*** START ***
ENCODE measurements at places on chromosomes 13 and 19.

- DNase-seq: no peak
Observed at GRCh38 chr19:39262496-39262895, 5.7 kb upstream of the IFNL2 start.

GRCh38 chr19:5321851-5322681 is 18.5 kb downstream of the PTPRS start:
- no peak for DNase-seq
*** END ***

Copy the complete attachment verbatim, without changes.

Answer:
ENCODE measurements at places on chromosomes 13 and 19.

- DNase-seq: no peak
Observed at GRCh38 chr19:39262496-39262895, 5.7 kb upstream of the IFNL2 start.

GRCh38 chr19:5321851-5322681 is 18.5 kb downstream of the PTPRS start:
- no peak for DNase-seq